Stopping Walkers, Both Dead & Un-Dead On The Cheap

Bob Mernickle Mares Leg holster with a Henry Mares Leg 22 mag and Mares Leg 357 mag.

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( I have to admit I am a fan of the Walking Dead and Fear of the Walking Dead TV series. I have watched all the episodes. Yes, I watch them as a form of entertainment, but I also see them as training films. I learn possibly needed skills for a future emergency, but also I learn what not to do in a crisis.

Money has no value in the Walking Dead zombie apocalypse. The day before the first “walkers” started to appear in society and eating humans, you personally could have been the richest guy in town. However, if all you possessed on the day people became food was money, you are not going to survive.

You cannot buy your way out of a zombie crisis but you may have a chance to survive by shooting your way to safety.

There are more than enough firearms in the US, the problem is most gun owners do not have a good stock of ammunition on hand. Everyone wants a self-loading rifle with quick changing magazines that hold 30 rounds of ammo. They want black rifles, which means an M-16 or AR -15 style firearm that they can point down range in the general vicinity of evil, pull the trigger and then just spray and pray.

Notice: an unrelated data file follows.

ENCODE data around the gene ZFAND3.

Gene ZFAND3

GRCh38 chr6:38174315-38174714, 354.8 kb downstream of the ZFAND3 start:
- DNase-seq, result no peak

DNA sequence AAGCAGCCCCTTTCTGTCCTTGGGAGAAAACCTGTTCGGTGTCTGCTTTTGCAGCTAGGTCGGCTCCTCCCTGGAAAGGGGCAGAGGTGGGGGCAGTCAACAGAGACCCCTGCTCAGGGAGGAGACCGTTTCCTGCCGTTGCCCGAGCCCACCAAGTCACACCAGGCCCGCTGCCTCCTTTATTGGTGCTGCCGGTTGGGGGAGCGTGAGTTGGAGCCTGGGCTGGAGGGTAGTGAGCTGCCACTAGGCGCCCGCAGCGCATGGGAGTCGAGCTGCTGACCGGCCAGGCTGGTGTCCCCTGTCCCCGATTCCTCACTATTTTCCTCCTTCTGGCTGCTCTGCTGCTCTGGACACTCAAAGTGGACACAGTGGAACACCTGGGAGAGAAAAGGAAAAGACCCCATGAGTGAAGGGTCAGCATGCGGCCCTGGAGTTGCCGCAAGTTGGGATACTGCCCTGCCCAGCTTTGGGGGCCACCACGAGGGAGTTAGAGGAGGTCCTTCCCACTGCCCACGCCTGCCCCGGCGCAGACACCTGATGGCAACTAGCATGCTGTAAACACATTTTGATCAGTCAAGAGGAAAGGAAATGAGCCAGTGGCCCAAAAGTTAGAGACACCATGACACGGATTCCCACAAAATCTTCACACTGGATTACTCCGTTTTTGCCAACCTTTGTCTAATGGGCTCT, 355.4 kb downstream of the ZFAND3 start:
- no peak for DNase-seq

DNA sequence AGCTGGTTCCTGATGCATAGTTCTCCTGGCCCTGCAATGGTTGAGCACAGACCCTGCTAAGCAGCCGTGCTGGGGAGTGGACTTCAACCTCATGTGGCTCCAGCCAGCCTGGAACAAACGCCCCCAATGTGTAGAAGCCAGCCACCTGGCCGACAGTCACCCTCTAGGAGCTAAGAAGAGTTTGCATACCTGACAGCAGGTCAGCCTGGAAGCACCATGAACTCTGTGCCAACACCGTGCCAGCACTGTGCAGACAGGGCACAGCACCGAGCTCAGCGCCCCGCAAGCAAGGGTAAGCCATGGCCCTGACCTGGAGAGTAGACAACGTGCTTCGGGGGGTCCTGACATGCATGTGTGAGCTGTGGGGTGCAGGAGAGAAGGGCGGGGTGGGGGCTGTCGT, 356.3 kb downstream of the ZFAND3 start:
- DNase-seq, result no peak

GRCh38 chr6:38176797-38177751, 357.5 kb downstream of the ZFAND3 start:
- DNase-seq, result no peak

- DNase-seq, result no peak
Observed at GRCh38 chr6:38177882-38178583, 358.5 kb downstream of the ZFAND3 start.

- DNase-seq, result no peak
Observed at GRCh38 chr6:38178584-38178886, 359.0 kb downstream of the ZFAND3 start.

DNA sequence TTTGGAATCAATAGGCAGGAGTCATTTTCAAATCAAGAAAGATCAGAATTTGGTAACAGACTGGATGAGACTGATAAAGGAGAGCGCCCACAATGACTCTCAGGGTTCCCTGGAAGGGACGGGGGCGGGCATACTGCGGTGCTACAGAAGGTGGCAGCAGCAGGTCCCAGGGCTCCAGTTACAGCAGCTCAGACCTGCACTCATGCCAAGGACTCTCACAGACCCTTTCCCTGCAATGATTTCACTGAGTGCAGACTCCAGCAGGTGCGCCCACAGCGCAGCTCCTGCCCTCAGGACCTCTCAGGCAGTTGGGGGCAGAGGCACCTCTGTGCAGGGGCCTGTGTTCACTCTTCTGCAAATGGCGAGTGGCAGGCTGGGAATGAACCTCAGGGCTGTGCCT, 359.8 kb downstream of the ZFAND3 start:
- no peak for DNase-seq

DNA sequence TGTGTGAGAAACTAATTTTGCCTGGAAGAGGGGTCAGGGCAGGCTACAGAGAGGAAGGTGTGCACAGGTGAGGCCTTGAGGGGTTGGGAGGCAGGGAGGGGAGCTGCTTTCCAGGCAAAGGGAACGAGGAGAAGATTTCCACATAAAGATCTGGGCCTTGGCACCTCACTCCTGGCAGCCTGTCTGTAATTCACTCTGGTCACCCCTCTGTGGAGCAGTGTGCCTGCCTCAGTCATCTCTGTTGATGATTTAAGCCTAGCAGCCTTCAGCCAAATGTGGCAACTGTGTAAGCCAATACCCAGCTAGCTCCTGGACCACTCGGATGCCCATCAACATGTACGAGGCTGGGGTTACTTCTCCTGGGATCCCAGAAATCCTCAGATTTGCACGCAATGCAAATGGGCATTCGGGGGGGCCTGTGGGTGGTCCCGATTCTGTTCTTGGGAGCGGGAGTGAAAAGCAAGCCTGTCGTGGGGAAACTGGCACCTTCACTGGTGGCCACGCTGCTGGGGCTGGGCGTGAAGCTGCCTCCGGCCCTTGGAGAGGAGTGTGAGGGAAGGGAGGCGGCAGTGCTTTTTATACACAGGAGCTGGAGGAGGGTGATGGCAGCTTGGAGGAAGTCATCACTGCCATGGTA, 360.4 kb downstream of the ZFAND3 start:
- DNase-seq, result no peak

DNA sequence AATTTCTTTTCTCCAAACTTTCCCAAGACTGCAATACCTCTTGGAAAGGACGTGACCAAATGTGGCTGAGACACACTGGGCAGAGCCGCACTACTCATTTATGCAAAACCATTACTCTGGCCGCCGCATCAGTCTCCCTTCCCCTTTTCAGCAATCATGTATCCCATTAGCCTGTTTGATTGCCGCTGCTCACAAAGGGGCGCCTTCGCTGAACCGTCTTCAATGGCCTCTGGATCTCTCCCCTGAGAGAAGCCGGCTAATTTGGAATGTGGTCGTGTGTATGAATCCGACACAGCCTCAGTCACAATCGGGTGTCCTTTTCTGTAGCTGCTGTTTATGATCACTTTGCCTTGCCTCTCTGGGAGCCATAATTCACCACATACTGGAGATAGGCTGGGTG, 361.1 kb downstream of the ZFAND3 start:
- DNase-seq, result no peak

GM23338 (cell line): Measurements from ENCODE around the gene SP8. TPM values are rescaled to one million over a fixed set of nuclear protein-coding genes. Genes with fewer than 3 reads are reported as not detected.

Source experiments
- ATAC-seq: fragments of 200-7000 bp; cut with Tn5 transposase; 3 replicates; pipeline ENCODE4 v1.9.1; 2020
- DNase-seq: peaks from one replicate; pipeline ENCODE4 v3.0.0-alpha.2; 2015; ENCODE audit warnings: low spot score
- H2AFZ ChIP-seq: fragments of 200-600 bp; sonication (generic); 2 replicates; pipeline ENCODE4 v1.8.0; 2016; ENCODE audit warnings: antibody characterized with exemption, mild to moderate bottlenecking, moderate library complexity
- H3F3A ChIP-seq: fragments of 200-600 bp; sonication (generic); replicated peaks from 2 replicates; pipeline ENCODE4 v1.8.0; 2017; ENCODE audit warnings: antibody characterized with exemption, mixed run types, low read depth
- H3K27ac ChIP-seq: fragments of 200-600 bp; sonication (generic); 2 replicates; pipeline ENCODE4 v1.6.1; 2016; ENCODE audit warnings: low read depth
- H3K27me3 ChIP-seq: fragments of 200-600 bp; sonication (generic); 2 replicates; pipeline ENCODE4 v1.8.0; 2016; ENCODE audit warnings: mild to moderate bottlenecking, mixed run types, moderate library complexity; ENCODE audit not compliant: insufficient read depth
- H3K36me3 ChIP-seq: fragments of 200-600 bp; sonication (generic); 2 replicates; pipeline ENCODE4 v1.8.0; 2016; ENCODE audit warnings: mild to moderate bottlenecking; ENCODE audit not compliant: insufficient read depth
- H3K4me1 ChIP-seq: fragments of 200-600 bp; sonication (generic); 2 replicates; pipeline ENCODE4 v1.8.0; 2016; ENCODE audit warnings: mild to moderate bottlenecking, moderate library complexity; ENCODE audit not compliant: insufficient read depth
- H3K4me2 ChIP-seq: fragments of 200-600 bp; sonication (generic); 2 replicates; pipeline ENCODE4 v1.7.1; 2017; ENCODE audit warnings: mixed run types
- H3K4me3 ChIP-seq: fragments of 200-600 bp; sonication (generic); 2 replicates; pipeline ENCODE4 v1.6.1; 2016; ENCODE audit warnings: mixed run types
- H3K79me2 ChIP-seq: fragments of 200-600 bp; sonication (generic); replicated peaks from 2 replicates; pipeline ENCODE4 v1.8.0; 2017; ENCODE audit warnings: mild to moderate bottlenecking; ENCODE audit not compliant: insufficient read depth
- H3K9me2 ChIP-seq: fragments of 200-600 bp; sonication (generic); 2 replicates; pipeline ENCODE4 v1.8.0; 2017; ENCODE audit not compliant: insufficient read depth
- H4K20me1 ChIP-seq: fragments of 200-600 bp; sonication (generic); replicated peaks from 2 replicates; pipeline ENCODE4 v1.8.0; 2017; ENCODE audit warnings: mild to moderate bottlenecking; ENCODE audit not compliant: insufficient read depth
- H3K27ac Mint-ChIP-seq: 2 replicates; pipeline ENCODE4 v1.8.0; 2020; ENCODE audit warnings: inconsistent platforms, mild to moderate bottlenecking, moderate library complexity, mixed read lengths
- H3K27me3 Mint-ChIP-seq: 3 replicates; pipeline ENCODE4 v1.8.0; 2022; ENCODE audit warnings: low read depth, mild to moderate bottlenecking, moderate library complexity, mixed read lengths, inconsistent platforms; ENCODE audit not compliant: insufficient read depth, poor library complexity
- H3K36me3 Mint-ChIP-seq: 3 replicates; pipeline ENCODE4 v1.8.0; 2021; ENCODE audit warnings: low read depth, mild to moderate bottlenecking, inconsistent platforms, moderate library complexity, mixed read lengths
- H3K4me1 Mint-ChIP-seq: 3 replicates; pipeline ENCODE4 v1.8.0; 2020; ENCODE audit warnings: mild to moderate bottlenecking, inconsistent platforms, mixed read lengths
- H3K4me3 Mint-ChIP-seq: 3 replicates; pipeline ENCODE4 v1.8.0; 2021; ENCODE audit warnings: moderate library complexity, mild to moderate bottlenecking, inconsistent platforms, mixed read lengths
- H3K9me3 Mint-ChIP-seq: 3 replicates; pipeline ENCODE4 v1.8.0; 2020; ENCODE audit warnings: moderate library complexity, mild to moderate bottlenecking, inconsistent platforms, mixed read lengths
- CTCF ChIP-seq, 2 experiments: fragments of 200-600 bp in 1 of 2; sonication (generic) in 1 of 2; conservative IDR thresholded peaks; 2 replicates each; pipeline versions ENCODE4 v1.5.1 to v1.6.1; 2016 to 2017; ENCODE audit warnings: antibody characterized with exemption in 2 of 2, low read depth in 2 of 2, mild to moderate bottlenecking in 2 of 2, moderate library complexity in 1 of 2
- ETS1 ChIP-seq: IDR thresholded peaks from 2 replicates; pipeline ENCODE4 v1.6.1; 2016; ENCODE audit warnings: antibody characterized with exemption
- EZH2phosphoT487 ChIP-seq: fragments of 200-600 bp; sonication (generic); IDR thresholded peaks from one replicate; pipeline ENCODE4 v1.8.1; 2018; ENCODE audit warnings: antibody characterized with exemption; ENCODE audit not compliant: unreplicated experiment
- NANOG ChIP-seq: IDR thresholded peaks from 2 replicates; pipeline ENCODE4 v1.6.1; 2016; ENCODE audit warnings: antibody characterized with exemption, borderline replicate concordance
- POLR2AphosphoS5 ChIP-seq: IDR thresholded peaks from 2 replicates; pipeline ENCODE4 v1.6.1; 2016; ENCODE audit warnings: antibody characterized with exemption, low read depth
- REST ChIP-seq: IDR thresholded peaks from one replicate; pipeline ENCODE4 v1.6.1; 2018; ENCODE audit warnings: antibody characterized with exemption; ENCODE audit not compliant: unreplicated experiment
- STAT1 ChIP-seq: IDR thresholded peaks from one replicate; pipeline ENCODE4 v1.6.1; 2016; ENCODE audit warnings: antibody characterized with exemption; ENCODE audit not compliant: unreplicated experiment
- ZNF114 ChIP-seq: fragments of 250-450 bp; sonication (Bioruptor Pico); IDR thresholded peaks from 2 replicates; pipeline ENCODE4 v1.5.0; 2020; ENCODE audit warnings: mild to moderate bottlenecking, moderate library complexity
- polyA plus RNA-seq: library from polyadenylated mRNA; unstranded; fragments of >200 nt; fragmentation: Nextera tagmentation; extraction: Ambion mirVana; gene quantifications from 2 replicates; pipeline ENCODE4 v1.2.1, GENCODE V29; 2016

There is one inherent flaw with a repeating rifle. Whether it is an 1860 Henry lever action rifle and you are at the Battle Franklin in 1864, or shooting the latest rendition of the US military M-16 battle rifle and you are in combat in Iraq, they all shoot too fast in the eyes of the logistics / supply folks. The quicker you shoot up your ammo in a combat situation the faster you expect the re-supply folks you and do this in time of extreme danger.